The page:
(link to larger version, 156K)
Basically, the difference is that there is a string leading from the strap-button on the guitar lower bout, across the top of the guitar face, and joining to the strap at your left shoulder. This gives an improved playing position over straps using strap buttons on lower bout and neck heel or straps just tied off at the guitar nut (in my opinion), by putting the guitar bridge in a more natural position for finger-picking and the guitar face turned slightly upwards, and it also stops the strap slipping around on (or off!) your shoulders. The pressure from this string also holds the guitar close against your body and stops it moving around. For those who usually prefer to play seated (particularly classical or fingerstyle players), this gives more of that kind of stability than you would otherwise get from a strap.
How and why this came into being
The first steel-string guitar I bought had a heel-button on it for the strap. This worked OK, but I never felt I had as much control over the guitar as I would have liked. Electrics are thin and sculpted so they mould to your body well, whereas an acoustic guitar is large, flat-backed and unyielding. I didn't know there was much in the way of alternatives though, so I just carried on regardless.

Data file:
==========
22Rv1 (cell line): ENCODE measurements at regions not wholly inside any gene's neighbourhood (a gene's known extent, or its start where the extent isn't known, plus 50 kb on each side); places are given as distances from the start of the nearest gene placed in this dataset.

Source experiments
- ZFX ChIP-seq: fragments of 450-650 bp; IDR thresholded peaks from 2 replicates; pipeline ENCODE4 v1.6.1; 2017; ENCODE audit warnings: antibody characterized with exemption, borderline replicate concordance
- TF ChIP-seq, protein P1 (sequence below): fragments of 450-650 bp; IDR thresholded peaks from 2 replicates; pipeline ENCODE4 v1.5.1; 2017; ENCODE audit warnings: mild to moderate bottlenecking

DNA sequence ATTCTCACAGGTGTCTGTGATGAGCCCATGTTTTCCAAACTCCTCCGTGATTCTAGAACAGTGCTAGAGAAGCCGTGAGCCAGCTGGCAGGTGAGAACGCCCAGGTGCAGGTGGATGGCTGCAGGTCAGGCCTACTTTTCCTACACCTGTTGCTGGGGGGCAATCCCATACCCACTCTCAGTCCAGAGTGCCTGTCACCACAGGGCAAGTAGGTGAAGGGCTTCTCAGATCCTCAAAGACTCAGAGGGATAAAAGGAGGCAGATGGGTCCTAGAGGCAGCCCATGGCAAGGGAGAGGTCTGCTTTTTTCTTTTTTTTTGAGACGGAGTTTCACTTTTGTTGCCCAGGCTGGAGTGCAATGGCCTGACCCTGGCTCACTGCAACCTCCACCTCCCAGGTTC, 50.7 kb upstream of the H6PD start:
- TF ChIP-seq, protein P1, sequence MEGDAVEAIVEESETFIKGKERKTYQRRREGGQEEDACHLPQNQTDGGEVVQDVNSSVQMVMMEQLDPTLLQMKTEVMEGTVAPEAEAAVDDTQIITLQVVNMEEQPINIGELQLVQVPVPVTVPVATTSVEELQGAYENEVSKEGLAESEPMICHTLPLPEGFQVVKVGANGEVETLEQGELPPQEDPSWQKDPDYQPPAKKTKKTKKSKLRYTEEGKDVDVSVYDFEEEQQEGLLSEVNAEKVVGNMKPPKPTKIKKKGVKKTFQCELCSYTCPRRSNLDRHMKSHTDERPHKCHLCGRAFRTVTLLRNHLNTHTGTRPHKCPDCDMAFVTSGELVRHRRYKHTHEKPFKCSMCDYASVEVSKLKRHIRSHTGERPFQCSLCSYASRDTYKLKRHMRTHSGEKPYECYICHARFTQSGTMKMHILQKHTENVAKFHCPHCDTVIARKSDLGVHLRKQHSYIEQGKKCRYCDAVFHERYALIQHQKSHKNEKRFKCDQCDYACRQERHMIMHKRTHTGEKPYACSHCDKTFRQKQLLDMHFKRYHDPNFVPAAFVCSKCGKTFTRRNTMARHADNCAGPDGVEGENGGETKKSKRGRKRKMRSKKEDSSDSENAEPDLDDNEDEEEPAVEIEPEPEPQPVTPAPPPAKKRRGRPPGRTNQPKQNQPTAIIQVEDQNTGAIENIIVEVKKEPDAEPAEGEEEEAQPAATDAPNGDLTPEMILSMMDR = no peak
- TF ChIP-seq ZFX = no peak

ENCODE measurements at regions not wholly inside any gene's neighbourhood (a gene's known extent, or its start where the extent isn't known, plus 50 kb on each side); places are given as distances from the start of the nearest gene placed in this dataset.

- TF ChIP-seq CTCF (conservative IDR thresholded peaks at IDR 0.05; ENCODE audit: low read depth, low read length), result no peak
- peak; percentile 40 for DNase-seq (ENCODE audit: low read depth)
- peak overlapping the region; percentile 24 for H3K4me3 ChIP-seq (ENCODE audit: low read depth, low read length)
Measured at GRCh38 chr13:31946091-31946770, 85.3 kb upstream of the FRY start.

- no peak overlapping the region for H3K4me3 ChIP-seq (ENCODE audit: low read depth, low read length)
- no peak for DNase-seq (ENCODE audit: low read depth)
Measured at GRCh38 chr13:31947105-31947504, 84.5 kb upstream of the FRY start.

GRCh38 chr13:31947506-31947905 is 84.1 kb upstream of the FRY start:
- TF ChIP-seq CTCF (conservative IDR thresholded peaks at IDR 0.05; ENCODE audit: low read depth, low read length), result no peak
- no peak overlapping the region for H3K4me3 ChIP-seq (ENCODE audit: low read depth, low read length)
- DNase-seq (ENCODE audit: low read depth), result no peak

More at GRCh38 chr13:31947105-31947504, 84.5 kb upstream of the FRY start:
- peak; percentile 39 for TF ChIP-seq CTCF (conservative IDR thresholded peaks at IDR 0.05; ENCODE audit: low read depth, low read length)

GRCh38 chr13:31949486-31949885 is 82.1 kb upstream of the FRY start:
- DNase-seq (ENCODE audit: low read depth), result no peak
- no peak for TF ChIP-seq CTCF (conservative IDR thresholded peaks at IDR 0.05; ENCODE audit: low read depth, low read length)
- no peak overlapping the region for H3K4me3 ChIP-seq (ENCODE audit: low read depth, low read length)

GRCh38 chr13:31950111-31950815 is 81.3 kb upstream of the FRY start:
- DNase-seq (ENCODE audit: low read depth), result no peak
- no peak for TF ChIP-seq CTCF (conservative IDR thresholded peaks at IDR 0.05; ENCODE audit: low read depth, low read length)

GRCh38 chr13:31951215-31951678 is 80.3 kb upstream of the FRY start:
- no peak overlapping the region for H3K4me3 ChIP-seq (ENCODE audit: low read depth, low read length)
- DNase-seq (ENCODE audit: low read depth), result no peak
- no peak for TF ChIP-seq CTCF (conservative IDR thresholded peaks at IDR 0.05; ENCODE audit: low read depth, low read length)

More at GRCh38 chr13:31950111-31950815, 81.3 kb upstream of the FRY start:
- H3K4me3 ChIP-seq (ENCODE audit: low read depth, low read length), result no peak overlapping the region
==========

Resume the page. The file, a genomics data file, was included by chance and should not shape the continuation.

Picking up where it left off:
Then I got my first new guitar, a Regal steel-body resonator. This had no heel-button on it, and I felt that drilling into the guitar of a nice guitar would be kind of sacrilege. So I put a bootlace around the neck above the nut and tied the strap to that, as is the usual way of securing straps on a heel-button-free guitar.
I immediately found the problem with this, namely that the bootlace gets in the way of your chording hand.